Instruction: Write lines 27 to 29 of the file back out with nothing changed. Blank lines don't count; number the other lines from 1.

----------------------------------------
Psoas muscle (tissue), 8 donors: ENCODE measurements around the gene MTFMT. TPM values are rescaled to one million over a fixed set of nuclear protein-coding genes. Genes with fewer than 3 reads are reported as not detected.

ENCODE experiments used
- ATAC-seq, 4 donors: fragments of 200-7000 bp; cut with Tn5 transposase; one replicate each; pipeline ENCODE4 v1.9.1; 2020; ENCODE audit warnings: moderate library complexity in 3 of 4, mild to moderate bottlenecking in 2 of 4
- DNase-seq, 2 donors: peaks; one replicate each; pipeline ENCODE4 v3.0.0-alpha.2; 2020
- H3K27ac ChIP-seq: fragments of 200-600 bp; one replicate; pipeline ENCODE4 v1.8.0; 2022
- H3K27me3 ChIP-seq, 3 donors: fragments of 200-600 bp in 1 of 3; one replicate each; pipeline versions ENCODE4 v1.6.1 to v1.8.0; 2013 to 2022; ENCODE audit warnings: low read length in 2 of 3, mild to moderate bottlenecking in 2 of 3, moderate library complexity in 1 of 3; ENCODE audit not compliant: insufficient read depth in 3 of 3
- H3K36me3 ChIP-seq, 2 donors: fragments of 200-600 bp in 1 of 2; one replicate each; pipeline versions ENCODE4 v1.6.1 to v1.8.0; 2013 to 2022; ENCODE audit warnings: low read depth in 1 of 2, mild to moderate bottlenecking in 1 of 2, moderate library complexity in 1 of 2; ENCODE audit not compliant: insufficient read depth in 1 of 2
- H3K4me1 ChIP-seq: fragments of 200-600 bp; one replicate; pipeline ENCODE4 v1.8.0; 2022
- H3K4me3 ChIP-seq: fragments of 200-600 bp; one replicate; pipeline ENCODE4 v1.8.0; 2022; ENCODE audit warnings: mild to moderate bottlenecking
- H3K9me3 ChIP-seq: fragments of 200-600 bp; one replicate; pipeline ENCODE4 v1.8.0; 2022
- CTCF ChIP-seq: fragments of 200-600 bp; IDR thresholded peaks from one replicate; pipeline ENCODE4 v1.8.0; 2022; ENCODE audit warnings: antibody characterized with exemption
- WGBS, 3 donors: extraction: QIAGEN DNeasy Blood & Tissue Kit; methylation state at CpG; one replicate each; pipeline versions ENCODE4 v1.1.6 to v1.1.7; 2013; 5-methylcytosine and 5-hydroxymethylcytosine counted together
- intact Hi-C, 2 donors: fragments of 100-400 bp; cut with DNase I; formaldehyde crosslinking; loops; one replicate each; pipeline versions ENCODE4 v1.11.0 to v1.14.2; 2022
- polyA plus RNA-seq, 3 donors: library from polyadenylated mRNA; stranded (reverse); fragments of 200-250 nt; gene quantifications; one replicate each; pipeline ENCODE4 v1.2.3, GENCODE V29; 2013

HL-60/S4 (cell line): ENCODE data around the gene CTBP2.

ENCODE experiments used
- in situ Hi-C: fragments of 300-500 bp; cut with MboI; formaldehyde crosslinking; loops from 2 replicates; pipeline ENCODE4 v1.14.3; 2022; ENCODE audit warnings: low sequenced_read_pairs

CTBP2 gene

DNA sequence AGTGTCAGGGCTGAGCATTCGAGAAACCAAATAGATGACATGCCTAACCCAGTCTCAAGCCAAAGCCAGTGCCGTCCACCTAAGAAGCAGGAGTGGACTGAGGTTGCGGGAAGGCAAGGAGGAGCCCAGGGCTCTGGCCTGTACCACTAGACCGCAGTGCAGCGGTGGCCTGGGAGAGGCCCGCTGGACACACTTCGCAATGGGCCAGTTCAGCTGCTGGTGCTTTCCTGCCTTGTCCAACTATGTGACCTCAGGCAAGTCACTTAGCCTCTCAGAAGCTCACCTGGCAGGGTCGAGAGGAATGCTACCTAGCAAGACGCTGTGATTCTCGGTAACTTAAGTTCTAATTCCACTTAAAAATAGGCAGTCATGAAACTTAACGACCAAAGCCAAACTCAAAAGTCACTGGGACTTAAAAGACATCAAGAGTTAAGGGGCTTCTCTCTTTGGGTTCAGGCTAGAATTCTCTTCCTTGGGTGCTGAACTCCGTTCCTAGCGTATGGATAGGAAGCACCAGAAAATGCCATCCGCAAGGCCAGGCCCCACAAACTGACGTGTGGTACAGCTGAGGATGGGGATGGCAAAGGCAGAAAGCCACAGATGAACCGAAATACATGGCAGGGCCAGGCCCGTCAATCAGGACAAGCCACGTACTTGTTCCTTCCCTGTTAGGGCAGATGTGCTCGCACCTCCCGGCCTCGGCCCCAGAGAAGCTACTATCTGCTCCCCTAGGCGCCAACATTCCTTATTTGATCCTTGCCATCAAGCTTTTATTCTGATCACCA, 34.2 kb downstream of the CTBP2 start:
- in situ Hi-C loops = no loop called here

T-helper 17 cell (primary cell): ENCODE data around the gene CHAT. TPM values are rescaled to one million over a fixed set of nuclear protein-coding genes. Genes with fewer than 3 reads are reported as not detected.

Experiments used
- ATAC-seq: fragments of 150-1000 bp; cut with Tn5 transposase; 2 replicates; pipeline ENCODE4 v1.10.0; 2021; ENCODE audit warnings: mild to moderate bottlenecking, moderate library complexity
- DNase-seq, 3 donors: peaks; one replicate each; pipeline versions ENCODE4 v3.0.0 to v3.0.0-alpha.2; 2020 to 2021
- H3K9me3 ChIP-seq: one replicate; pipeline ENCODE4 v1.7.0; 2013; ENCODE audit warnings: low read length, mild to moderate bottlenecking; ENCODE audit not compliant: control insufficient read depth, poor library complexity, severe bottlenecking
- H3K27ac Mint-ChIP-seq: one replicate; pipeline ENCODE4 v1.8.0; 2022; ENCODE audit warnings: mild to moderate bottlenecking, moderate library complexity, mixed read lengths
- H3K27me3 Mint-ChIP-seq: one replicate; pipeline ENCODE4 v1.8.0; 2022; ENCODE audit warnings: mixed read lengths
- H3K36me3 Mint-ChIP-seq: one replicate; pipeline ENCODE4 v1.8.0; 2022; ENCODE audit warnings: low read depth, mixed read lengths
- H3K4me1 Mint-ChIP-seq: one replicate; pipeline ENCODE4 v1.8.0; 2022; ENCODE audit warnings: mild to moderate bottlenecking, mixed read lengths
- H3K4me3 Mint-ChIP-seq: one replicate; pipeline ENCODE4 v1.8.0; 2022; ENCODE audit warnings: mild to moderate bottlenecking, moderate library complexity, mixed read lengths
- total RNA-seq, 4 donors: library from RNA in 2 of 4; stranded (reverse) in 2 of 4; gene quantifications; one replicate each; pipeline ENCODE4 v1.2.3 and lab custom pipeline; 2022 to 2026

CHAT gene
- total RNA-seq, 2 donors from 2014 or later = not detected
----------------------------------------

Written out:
- H3K27me3 Mint-ChIP-seq: one replicate; pipeline ENCODE4 v1.8.0; 2022; ENCODE audit warnings: mixed read lengths
- H3K36me3 Mint-ChIP-seq: one replicate; pipeline ENCODE4 v1.8.0; 2022; ENCODE audit warnings: low read depth, mixed read lengths
- H3K4me1 Mint-ChIP-seq: one replicate; pipeline ENCODE4 v1.8.0; 2022; ENCODE audit warnings: mild to moderate bottlenecking, mixed read lengths